Saturday, July 31, 2004

A Journey of Twelve Hundred Miles

That's how far D.B. Pritchard's Encyclopedia of Chess Variants had to travel to get to my local library. Apparently the nearest available copy in the interlibrary lending system could be found in Los Alamos, New Mexico. I'm entertained by the possibility that previous readers of this tome might be nuclear physicists from Los Alamos National Laboratory.

Pritchard's book is chock full of information, with most variants listed in super-abbreviated form. Randomly selected example:

MIRROR C[hess] Problem theme in which pieces move like non-stop equihoppers. Not playable.

I have no idea what that means but it sounds cool. Anyway, aside from general interest I borrowed this book primarily as research for a little article for the Chess Variants Pages. I wanted to see the variant known as Valentine's Chess, in particular I am interested in pieces named Templar. Valentine's is the oldest game I have seen which included a piece so named. Big let-down: Valentine's Templar is a well-known combo piece: Bishop plus Knight. Not much to write home about. The game as a whole has some promise, with several other variant pieces and some unusual promotion rules. I may have to do a write-up for it.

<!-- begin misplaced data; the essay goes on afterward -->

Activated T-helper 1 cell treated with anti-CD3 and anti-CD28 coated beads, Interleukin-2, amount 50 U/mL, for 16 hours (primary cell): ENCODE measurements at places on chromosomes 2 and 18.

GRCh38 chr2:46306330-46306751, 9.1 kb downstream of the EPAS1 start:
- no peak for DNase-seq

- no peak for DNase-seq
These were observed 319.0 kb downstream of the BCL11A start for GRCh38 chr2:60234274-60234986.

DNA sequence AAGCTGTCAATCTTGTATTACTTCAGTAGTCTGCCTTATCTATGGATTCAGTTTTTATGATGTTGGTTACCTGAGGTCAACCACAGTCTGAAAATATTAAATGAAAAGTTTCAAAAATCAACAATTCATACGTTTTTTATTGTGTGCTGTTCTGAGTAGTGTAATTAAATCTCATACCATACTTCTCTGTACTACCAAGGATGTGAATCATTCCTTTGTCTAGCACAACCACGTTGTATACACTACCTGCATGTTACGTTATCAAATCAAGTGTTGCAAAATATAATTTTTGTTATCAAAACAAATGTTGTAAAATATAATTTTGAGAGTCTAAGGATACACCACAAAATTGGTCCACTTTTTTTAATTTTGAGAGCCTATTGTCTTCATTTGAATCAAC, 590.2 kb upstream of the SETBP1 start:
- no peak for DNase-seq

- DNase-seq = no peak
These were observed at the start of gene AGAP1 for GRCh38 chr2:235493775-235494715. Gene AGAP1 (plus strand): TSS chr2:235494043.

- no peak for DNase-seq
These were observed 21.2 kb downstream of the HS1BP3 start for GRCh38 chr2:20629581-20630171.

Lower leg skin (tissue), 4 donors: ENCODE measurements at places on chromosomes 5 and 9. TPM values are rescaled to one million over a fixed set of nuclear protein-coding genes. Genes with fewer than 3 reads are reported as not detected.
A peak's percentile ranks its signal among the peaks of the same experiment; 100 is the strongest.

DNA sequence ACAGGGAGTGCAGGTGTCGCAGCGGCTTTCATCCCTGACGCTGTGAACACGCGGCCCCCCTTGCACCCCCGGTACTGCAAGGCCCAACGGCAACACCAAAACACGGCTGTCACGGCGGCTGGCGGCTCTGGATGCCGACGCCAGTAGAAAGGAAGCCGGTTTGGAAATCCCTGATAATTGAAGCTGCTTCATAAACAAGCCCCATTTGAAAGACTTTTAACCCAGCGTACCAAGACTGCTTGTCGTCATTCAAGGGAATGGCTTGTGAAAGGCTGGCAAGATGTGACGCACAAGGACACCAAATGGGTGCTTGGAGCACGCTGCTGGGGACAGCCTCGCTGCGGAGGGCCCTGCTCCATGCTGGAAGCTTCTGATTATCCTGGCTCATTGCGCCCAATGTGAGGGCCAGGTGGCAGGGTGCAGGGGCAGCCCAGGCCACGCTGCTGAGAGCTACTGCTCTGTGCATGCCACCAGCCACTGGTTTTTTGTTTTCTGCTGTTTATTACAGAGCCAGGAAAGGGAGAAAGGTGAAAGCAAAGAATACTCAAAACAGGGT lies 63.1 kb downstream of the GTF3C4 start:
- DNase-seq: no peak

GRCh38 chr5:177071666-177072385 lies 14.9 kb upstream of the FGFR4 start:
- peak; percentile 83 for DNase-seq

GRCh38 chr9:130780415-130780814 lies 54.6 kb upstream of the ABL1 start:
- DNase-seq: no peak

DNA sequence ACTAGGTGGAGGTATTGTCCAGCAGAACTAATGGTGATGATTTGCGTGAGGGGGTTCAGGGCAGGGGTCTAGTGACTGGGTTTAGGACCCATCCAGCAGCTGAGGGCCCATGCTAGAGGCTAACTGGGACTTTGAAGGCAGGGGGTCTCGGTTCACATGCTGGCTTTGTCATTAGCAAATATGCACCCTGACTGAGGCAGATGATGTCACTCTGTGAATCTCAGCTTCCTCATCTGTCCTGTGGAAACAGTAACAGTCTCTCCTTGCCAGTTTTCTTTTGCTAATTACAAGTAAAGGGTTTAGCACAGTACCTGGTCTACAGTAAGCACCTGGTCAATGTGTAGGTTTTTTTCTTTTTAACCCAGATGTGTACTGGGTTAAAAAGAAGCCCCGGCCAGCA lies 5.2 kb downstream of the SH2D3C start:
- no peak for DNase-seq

Pritchard also offers reports on two alternative interpretations of Enochian Chess. I should either update my article on it or write a follow-up piece. Meanwhile my latest original variants languish unfinished. I suppose that's not the end of the world. It's not like I'm going to set the chess variant world on fire with any of my efforts.

Friday, July 30, 2004

FLGS Shenanigans

I like supporting my Friendly Local Game Store, I really do. The owner is a decent guy who doesn't always get the respect he deserves in the local gaming community, but sometimes the dude drives me nuts. Special ordering stuff from him is a pain in the patoot. Maybe I'm just a bitchier than average customer but I believe that a good FLGS ought to go out of the way to make special orders happen. Otherwise, I'll just get my stuff from online vendors or direct from the publisher. I can't see why an FLGS owner would want to encourage me to do that, but that seems to be what happens with this guy.

That's an old complaint of mine and I don't let it get on my nerves. If I can get something off the FLGS shelves I will. If I can't find it there, I get it online. No big whup. Now there's a new wrinkle. The FLGS offers a store bonus program. Spend so much money there ($200? I don't even know.) and you score a store credit worth ten bucks. Nice program. It really helps offset the fact that sometimes his full retail prices exceed the cost of obtaining games online. I don't think about this program much, but last time I was in the store the owner mentioned something about being at or near the cut-off for a new $10 bonus. I wasn't really paying too much attention to what he said. I was too busy trying to find the Pocky display that was hidden under the Elvis action figure.